During the year of 1929, Ivens received an invitation to show his films and to lecture at the club house of the Metro construction workers in Moscow. After having shown Zuiderzee, a worker stood up from the audience and confronted him: "You say you are from the middle class, yet the film we have seen was surely made with the eyes of a worker. I know, because it is exactly the way i see the work. So, either you are a liar and bought the film in Holland from somebody or else you are a worker pretending to be from the middle class - and that is certainly not necessary here in a worker's and peasant state,". Ivens took it as a higher compliment and asked him, "Where in my film do you see the work shown exactly as you see it?"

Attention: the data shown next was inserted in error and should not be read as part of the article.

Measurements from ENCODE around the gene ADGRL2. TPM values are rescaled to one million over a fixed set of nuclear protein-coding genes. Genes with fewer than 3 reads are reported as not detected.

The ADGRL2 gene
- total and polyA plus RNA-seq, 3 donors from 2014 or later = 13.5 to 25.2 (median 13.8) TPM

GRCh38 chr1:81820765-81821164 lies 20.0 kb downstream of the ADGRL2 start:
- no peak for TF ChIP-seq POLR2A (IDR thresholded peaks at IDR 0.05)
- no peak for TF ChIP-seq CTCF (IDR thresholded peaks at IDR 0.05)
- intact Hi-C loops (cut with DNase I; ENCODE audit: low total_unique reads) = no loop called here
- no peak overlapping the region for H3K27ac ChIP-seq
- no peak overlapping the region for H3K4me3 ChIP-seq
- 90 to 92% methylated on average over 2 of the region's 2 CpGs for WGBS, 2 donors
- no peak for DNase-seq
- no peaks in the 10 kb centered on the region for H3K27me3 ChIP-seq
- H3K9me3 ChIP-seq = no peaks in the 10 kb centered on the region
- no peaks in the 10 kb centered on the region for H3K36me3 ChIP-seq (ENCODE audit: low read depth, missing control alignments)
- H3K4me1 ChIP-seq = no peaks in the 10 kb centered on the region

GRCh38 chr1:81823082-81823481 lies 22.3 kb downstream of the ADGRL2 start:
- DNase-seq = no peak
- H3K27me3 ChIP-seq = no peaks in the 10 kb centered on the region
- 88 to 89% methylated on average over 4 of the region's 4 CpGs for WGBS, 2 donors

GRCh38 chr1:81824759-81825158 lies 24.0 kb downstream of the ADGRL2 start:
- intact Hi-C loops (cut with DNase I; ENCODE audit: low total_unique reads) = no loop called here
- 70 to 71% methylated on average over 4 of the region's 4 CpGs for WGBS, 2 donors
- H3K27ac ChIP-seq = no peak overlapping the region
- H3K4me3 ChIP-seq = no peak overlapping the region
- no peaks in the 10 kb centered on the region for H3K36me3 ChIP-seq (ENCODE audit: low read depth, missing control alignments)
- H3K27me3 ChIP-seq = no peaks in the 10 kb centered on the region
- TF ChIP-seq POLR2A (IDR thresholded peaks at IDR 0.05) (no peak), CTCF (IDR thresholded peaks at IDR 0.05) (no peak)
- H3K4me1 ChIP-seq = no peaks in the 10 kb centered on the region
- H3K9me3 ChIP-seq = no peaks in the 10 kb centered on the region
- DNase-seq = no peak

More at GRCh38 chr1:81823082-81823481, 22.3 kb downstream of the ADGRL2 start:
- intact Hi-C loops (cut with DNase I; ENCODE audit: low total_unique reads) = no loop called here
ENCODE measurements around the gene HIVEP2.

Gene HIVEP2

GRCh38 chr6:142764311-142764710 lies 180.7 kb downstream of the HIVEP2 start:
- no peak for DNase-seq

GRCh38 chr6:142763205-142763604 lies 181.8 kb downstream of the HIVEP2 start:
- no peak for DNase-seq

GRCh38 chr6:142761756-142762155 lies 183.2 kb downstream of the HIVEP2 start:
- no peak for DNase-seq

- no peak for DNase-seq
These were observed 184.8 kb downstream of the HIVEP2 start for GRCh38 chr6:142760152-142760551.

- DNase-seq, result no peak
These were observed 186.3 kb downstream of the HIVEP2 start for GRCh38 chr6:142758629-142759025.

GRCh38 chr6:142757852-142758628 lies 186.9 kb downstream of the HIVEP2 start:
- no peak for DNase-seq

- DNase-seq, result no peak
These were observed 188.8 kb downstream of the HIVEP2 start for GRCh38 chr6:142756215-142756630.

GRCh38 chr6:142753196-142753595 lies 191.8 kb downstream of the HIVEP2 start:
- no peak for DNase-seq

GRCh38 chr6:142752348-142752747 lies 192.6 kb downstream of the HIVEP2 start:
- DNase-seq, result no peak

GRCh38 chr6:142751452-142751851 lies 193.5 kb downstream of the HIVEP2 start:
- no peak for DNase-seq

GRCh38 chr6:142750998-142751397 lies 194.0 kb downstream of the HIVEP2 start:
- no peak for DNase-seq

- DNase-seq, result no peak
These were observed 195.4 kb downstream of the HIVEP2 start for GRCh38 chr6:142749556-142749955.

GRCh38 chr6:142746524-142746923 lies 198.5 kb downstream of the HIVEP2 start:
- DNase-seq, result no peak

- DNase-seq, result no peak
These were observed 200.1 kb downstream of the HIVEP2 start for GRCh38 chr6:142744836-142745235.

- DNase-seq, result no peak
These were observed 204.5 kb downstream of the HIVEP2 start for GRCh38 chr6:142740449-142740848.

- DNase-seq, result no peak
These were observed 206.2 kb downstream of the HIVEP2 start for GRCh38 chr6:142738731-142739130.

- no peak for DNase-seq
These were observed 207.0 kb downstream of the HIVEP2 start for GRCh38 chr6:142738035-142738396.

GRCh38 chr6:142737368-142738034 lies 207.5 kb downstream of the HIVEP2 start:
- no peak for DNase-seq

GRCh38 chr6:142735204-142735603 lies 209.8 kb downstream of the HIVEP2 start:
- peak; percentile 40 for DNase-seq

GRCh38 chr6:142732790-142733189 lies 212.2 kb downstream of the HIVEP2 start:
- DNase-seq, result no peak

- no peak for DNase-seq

"Several places," he said, "especially in that heavy stone work on the dike. I have done that kind of work."
"I see what you mean. I can explain how i filmed that sequence. I could not find the right angle of my camera on this stone work. So i started watching the work to see how it begins, how it ends, what its rithym is; but still a could not find my camera angle. Then i tried to move the heavy basalt stones myself because i thought it would be valuable to get the actual feel of the work before filming it. I soon became exhausted because i wasn't used to the work, but i found out what i wanted to know (...)"

Quotations taken from The Camera and I (Seven Seas Books, Berlin, 1969)

By Pedro Tavares

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